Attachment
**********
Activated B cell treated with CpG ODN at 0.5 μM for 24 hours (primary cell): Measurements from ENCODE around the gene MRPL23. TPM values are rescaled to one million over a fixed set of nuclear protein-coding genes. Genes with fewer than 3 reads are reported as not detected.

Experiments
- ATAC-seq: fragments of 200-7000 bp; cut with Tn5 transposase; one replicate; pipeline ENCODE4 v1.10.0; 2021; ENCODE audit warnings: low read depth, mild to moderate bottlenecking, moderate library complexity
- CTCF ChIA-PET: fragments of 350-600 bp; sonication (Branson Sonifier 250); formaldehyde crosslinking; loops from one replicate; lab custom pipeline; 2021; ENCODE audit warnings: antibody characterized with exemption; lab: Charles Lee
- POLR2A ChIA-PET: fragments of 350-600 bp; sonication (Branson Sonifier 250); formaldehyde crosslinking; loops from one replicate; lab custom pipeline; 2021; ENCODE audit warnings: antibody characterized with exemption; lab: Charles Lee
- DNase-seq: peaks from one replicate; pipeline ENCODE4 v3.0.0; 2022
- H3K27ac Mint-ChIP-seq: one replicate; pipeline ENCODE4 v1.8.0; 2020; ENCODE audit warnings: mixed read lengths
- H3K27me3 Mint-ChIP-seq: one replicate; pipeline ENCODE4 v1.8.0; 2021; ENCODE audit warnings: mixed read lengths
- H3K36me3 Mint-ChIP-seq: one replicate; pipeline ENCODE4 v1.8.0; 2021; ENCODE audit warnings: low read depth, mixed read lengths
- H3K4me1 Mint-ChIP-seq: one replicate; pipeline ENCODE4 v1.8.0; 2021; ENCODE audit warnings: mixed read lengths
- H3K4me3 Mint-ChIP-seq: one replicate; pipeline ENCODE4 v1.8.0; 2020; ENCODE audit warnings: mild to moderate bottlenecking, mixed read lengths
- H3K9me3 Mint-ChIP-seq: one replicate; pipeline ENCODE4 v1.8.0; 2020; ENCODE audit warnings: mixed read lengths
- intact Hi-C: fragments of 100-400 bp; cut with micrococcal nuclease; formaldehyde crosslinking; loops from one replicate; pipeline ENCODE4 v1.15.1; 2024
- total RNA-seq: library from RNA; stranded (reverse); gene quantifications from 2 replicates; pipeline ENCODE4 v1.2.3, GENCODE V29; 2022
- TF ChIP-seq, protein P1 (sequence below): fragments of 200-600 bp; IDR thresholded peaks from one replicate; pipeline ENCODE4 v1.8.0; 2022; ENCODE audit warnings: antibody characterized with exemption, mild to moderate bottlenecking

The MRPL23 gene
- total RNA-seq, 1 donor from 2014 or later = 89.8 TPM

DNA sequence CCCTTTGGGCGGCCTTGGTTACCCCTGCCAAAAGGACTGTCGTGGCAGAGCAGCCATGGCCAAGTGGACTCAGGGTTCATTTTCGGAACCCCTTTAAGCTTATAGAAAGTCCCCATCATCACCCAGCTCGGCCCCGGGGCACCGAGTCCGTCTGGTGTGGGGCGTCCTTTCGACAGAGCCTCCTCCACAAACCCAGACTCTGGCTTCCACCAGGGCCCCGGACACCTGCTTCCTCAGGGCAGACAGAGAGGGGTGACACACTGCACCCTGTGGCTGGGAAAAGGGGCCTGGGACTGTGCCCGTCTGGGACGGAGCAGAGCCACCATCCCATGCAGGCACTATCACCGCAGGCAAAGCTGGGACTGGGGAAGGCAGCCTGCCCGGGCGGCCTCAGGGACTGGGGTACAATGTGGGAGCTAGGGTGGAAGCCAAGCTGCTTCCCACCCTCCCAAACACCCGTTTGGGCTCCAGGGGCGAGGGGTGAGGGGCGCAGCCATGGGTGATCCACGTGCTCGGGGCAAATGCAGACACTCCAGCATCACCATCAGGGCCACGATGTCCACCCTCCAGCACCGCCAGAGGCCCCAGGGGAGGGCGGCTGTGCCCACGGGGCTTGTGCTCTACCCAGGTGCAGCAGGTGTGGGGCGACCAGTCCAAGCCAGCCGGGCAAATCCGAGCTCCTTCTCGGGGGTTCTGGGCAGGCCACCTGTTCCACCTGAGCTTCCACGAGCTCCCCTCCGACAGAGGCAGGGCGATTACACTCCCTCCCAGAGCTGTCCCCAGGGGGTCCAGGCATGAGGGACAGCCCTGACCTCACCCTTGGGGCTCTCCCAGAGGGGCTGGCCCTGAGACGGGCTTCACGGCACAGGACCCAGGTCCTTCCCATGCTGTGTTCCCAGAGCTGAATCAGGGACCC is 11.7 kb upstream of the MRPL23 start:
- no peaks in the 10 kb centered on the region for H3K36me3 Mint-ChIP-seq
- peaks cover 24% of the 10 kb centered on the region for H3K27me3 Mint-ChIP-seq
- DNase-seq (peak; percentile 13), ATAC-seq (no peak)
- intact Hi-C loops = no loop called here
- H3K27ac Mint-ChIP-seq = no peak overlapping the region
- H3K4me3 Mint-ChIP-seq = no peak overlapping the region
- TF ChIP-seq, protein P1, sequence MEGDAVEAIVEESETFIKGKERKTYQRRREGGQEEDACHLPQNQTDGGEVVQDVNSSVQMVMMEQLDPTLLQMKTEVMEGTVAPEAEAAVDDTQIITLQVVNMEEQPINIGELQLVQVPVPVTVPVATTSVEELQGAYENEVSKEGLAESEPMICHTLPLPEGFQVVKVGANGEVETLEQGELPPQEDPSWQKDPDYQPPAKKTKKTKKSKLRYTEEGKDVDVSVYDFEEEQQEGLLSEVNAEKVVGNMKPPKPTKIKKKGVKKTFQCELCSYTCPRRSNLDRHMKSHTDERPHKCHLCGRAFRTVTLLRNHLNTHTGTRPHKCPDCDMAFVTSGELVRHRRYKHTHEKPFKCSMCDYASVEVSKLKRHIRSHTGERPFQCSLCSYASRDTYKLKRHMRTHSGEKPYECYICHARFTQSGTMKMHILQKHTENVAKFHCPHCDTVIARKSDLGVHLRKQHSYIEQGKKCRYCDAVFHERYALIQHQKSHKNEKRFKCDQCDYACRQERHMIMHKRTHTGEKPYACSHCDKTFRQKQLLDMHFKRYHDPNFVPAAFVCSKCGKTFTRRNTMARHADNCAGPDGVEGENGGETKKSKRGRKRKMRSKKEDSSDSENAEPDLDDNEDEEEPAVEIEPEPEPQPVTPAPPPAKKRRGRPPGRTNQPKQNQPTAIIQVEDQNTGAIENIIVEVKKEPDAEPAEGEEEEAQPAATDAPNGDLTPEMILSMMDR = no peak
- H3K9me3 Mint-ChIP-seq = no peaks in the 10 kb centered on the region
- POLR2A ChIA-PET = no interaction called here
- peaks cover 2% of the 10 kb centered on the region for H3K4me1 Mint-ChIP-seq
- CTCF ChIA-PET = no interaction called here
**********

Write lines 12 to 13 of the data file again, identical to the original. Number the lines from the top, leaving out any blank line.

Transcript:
- H3K9me3 Mint-ChIP-seq: one replicate; pipeline ENCODE4 v1.8.0; 2020; ENCODE audit warnings: mixed read lengths
- intact Hi-C: fragments of 100-400 bp; cut with micrococcal nuclease; formaldehyde crosslinking; loops from one replicate; pipeline ENCODE4 v1.15.1; 2024